If a quarter-century of Tiger Woods press conferences have taught us anything, it’s not to get our hopes up.
It’s not that the 15-time major champion’s relationship with reporters is contentious. Like any longstanding coworkers, each party has respect for the other’s duty to his role. (Wednesday’s presser at the Genesis Invitational reminded us Woods even keeps nicknames for some reporters.)
It’s just that Tiger treats public statements the same way most of us treat trips to the dentist: necessary, but preferably as infrequent, painless and brief as possible.
In his press conferences, that manifests itself largely in boredom. With rare exception, he remains true to his early-intervention public relations training (Earl was an Army PIO for most of his childhood). He answers only the questions he’s asked, generally in as few words as he can muster, with the unstated aim of producing nothing of substance.
In other words, Tiger’s talents with media might not raise to his ability with a golf club, but they’re both worth praise. When he says nothing, we hear it, and when he says something, anything of substance, we listen.
On Wednesday at the Genesis, well past the 20-minute mark of his press conference, Tiger broke from form. It happened so quickly and sounded so similar to the answers that came before and after, it’d have been easy to miss. The question came from the Associated Press‘s Doug Ferguson, who wondered, did Tiger share Phil Mickelson’s gripes with the PGA Tour over its usage of his media rights?
Tiger took a deep breath, then delivered a 320-word soliloquy in which he didn’t take sides but did reveal a striking amount of insight. Below is his answer, in full:
“Yeah, that’s something that — we’ve struggled with that for decades really. If you remember Larry [Rinker] wanted to unionize our Tour and we went through that whole process.
“Probably what we didn’t understand at the time even when I first came out here over 25 years ago is where our Tour would go, where our media would go. We barely had cell phones, barely had the internet.
“Media rights is a big thing. A lot of us are concerned about what is the direction where we’re going and how can we have more control over that. There’s been a lot of talk from whether it’s the PAC or the board or from players internally. Everyone has their opinion about it, but we need to come to a collective decision.
“Jay has taken it all in to try and figure out what’s best for each and every individual player because we’re all independent contractors, but again, what is best for the Tour as a brand as well. Trying to put all that together, meanwhile still grow the Tour at the same time and all the different media rights that have come about over the last 10 years, whether it’s streaming, which didn’t exist, where do you go on that, where does the Tour go, who owns those rights, how much do you share of that, where does it go.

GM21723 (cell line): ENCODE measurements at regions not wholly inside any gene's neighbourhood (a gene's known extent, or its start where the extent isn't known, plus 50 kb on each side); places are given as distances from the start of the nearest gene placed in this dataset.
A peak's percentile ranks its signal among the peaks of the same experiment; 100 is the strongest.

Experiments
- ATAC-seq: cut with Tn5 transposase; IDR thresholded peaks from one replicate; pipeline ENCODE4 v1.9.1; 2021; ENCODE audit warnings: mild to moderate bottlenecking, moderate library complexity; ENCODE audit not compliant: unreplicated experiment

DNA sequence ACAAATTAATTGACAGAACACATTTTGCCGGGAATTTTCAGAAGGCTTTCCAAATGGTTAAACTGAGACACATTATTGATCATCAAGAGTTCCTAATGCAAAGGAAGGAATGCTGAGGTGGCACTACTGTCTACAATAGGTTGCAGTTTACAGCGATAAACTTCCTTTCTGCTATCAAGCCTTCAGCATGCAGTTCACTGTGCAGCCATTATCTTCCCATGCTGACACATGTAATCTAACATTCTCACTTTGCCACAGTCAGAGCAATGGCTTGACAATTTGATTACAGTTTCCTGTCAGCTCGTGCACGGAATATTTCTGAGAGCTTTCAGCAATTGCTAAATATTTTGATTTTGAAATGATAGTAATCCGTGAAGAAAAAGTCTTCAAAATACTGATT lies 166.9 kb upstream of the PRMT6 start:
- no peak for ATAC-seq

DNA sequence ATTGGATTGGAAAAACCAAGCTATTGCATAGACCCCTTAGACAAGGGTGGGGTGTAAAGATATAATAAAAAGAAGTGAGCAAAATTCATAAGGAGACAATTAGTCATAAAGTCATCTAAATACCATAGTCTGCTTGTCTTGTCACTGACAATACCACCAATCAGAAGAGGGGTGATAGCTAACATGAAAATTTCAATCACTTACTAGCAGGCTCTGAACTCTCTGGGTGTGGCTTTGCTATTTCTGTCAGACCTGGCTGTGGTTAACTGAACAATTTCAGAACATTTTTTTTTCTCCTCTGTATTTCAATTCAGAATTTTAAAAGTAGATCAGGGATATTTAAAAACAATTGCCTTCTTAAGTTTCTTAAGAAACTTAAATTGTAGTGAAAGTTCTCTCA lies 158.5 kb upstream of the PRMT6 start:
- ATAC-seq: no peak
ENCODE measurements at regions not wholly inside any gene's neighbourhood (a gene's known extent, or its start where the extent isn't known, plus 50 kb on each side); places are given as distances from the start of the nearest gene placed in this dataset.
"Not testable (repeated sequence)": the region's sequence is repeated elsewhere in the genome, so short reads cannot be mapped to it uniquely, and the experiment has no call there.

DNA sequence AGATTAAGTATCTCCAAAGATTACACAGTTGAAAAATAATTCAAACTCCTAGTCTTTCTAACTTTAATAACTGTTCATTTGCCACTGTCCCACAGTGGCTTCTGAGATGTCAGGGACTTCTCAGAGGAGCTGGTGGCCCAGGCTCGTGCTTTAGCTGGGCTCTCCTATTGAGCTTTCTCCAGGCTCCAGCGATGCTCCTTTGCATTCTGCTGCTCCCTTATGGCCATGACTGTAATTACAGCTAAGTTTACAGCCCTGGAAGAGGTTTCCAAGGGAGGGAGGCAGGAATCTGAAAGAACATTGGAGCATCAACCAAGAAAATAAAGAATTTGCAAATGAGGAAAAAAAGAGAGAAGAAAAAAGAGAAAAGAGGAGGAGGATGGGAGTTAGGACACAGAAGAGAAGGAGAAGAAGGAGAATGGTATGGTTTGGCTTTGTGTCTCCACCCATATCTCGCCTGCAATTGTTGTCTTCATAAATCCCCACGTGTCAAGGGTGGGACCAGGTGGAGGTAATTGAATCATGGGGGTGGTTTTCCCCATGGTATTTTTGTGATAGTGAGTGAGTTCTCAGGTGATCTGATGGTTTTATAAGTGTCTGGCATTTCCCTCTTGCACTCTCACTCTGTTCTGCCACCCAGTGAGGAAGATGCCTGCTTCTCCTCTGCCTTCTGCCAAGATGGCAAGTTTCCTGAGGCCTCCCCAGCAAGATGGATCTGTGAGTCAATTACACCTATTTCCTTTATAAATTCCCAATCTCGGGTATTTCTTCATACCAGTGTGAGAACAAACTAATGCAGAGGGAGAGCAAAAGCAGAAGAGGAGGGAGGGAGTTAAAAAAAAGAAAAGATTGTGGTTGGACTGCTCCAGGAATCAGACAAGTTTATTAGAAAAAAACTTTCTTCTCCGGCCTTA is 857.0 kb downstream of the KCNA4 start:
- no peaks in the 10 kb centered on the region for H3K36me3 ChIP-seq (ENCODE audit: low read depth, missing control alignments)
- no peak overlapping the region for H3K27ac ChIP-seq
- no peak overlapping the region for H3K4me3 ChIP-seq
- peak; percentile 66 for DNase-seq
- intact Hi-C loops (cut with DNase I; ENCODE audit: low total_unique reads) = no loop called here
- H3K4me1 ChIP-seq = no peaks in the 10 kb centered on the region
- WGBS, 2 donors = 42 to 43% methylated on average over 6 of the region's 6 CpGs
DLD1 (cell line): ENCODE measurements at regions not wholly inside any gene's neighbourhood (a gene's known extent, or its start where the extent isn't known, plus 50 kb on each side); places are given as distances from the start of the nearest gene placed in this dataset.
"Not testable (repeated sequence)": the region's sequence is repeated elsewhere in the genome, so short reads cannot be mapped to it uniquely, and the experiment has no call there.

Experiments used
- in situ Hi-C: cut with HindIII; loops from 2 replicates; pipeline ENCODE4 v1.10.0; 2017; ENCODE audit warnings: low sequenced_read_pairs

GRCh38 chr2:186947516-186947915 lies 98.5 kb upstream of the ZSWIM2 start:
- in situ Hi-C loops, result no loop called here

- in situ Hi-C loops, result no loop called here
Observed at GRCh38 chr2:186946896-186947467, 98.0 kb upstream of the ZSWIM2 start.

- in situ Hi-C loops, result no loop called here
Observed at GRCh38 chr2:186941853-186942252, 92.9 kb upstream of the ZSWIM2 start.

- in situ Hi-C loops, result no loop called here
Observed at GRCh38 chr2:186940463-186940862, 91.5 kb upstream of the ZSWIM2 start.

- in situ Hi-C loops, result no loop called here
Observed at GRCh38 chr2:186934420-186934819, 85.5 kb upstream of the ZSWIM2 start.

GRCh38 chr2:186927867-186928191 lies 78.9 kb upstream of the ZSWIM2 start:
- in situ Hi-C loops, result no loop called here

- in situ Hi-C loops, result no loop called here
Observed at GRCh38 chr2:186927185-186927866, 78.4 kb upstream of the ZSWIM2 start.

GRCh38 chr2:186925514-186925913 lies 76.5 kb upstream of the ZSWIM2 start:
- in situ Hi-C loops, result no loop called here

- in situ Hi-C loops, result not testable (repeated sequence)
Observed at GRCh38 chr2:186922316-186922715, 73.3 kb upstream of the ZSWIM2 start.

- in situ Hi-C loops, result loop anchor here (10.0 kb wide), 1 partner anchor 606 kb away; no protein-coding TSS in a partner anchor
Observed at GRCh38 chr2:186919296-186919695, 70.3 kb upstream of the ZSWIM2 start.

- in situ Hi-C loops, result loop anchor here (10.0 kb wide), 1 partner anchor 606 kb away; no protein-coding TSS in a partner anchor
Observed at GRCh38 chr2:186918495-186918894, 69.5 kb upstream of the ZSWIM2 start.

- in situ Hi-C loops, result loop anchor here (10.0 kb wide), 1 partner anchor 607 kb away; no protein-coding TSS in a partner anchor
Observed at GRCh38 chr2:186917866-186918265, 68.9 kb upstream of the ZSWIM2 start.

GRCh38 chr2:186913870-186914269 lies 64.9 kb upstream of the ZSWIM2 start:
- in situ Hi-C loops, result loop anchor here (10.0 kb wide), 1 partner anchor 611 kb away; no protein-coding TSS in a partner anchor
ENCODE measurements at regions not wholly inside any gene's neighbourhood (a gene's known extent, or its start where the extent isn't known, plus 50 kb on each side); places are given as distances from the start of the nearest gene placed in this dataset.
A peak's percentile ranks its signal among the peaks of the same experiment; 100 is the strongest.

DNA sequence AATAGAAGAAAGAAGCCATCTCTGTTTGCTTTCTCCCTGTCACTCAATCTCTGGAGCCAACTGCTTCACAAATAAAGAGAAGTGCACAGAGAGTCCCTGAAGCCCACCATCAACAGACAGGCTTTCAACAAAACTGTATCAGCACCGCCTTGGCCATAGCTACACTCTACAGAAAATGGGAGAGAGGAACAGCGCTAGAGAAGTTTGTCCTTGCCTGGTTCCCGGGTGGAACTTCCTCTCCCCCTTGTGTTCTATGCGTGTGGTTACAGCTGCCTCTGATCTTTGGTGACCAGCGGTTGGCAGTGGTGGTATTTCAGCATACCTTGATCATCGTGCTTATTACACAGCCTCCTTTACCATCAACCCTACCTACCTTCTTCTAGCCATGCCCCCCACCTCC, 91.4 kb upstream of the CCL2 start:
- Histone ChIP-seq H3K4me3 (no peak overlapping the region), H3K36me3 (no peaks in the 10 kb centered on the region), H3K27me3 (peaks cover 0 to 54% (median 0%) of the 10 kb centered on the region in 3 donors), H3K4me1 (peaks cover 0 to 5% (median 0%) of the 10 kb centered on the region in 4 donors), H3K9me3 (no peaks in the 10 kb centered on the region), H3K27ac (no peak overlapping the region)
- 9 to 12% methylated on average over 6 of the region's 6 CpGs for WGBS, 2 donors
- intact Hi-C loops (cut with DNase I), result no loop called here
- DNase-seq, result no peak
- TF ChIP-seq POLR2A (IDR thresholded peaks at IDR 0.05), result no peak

“But I have to say that one of the things that allows our sport, what separates our sport so much is, one, the fact that we were able to have the best retirement plan there is in all of sports, and we have an opportunity to play well past our playing days and still earn well over a million dollars well into our 50s where football players are done at nine years.
“Yes, there’s give and take, okay? We just need to find — there’s a balance of what’s best for the players and what’s best for the brand.”
Just weeks after Phil’s explosion at the Tour for being what he sees as the gatekeepers of untold billions in media assets and the Tour’s subsequent assertion of the business realities that led to their grip on player media rights, Woods plunged his stake firmly into the middle ground.
His statement didn’t have the panache of “obnoxious greed” nor the sparkle of “Phil’s making stuff up,” but in a few paragraphs, Tiger cut to the reality of the situation: neither party is totally right. Phil, for his efforts, probably would have been better served not burning the Tour to the ground with claims of dubious factuality. Woods was never going to join him in that fight.
But nobody was talking about Larry Rinker’s 1998 attempt at forming a PGA Tour Players Union until Woods resurfaced his name Wednesday afternoon. Generally, players as media-savvy as Woods don’t throw around words like ‘unionization’ unless they mean it. And Mickelson’s core issues with the Tour would seem to be the very same questions about “direction” and “control” of player media rights Woods raised.
The point, it seems, is that Tiger Woods does not have an axe to grind with the PGA Tour, but he does have some earnest questions about the necessity of some elements of PGA Tour media rights (particularly those that govern all highlights as property of the Tour in perpetuity). He, like many other players, is wondering if the way things are is also the way things have to be.
It’s a question worth asking, particularly in an era defined by player rights in professional sports. A question that could have bottom-line implications for the Tour and its constituents. And a question PGA Tour brass will no doubt be hearing from players as rumored defections to a Saudi golf league grow larger by the day.
Some, like Phil, have used their words in the hopes of scorching a new answer unto the earth. Others, like Tiger, seem to realize there’s virtue in speaking softly.
Just so long as you’re carrying a big stick.